FIG. 1 is a schematic-block diagram illustration of the monitoring system of the present invention which is employed for monitoring a laser welding process. In this process, a laser 10 is employed for transmitting a laser beam 12 to a beam delivery system 14 wherein the beam is redirected and then focused by suitable focusing optics 16. The focused beam impinges on a workpiece 18, which travels in a direction as indicated by the arrow 20. The laser beam impinges on the workpiece 18 at a weld location 22 with sufficient linear power density to form a plasma keyhole to effect a weld. The ultraviolet and near ultraviolet emissions of the plasma are measured by means of a focused photo-detector 26. The output from the photodetector 26 is amplified and electronically filtered by an internal signal processor 28. The signal processor 28 provides an amplified electrical signal representative of the radiated emissions of the plasma at the weld location. The signal is transmitted by means of a shielded cable 30 to a microcomputer 40.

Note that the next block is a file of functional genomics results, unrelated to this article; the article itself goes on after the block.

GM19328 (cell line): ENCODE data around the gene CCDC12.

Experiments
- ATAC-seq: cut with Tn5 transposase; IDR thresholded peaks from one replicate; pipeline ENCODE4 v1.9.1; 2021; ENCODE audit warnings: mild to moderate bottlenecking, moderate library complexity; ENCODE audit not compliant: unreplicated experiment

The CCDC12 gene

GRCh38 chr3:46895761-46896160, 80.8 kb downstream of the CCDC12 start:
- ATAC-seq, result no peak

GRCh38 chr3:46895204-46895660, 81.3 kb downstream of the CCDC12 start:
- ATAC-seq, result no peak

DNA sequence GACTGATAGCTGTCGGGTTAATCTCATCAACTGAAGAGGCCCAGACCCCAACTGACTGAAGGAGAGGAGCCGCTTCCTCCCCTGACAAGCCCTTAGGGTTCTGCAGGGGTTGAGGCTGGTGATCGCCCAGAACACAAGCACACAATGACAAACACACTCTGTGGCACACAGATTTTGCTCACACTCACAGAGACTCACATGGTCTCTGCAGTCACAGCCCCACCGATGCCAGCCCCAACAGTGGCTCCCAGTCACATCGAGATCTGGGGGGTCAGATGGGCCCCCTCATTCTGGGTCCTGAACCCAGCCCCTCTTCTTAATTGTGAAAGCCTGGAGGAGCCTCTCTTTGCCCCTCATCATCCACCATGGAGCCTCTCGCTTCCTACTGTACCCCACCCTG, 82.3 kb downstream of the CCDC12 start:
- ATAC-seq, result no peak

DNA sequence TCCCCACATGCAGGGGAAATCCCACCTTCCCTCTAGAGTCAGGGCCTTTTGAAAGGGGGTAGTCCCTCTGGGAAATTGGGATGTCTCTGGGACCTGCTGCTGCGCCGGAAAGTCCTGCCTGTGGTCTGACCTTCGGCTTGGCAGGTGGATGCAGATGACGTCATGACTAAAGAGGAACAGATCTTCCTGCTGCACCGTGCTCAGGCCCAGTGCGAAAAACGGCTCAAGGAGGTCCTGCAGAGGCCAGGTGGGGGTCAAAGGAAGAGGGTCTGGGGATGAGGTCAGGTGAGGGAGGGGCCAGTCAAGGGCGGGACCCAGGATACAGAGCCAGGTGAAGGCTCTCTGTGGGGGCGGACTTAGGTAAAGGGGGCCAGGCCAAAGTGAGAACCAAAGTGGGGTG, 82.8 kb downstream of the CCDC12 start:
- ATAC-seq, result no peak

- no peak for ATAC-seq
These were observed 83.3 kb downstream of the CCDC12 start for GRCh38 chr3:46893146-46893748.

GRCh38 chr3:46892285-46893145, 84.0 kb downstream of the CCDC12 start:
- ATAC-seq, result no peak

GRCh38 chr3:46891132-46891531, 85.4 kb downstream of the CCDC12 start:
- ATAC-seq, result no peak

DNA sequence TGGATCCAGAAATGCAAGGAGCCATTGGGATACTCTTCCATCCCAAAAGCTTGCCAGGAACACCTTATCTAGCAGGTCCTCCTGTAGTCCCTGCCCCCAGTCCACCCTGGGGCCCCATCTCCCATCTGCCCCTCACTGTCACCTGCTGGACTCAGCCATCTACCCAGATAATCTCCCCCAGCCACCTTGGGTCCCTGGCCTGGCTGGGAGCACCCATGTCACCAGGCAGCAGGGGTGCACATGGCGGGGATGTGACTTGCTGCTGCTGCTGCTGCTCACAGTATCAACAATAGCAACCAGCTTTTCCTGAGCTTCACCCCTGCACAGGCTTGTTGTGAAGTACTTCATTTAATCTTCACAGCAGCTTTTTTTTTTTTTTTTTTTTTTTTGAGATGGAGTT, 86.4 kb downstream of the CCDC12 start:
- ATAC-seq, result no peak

The microcomputer 40 may be of conventional design and includes an analog-to-digital converter 42 which is supplied with clock pulses from a clock 55. The analog-to-digital converter 42 receives the amplified signal from the internal signal processor 28 and in a known manner provides light intensity samples which occur at the frequency of the clock pulses. These light intensity samples are digital words which are supplied to a central processing unit (CPU) 46 by way of a memory buffer 48. The CPU 46 stores the received data including the light intensity samples in storage 50, which may take the form of a hard disk. A light intensity waveform and other data may be displayed under control of the CPU 46 by means of a conventional display 52.